Abbreviations

ATC:

Anatomical Therapeutic Chemical Classification System

FIME:

Pharmacy of Health-related Products and Special Medications

ICD:

International Statistical Classification of Diseases and Related Health Problems

IQR:

Interquartile Range

SD:

Standard Deviation

SUS:

Brazillian Universal Health System

UTP:

Territorial Planning Units

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Acknowledgements

Not applicable

Funding

This study is supported by the Foundation for Research Support of the State of Goiás (Fundação de Amparo à Pesquisa do Estado de Goiás) (FAPEG), Process n° 201410267000327. The Foundation had no role in the design or data collection, analysis, and interpretation.

Availability of data and materials

The datasets generated and/or analysed during the current study are not publicly available due to the data belong to the Pharmacy of Health-related Products and Special Medications that is a public institution where data of granted cases are kept. According to the regulations of the entity, data cannot be disseminated or shared but are available from the corresponding author on reasonable request.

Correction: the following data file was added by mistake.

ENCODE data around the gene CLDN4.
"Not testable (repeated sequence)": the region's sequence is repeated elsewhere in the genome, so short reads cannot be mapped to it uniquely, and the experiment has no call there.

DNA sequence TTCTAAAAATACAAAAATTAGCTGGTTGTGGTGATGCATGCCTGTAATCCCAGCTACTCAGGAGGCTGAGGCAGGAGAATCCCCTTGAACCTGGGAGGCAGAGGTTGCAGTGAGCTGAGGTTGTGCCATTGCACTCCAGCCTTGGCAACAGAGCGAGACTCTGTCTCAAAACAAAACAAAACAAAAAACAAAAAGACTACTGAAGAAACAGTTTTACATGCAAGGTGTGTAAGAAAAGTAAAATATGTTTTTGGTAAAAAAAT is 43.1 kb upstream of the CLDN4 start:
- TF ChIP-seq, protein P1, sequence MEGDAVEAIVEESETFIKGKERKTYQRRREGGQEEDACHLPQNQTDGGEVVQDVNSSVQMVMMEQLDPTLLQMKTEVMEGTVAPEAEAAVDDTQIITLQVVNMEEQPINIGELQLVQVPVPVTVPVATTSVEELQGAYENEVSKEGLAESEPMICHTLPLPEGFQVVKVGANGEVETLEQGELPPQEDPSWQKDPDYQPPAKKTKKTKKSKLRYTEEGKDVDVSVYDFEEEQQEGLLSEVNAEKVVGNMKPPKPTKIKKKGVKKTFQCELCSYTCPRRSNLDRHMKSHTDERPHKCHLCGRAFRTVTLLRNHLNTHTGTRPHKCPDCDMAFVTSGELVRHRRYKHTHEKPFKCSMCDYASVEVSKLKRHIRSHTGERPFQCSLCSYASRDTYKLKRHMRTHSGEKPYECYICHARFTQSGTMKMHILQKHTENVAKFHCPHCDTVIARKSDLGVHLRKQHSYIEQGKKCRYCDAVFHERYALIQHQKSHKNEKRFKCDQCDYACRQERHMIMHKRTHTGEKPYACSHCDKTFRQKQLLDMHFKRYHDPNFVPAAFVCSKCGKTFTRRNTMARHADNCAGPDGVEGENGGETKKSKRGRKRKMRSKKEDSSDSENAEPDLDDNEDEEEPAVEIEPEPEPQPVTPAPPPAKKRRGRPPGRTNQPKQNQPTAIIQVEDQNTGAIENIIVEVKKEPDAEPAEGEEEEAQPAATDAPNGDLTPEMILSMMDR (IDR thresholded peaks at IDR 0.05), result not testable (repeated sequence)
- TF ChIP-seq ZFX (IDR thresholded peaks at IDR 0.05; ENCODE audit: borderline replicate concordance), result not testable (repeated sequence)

Author information

All of the authors participated in writing the manuscript. Data collection was performed by VOC; study design, ethical oversight, interpretation and critical revision of results was provided by VOC, MPP and RGA. All authors read and approved the final manuscript.

Correspondence to Virginia Oliveira Chagas.

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Ethics approval and consent to participate

Administrative permission to use the raw data was provided by the Municipal Secretary of Health after the author registered the above research for approval by the Research Ethics Committee of the Federal University of Goiás (Comitê de Ética em Pesquisa da Universidade Federal de Goiás) (Protocol n° 713.754/2014). Access was given on three conditions. First was that the data is used only by the author and only for the purpose of the registered research or study. Secondly, the should be treated as confidential, and no effort should be made to identify any granted cases. Thirdly, the author is required to submit a copy of any reports/publications resulting from using the granted cases. The institutional review board waived the informed consent because used secondary data.

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Chagas, V.O., Provin, M.P. & Amaral, R.G. Administrative cases: an effective alternative to lawsuits in assuring access to medicines?. BMC Public Health 19, 212 (2019) doi:10.1186/s12889-019-6529-3

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Keywords

  • Judicialization of health
  • Right to health
  • Judicial decisions
  • Pharmaceutical services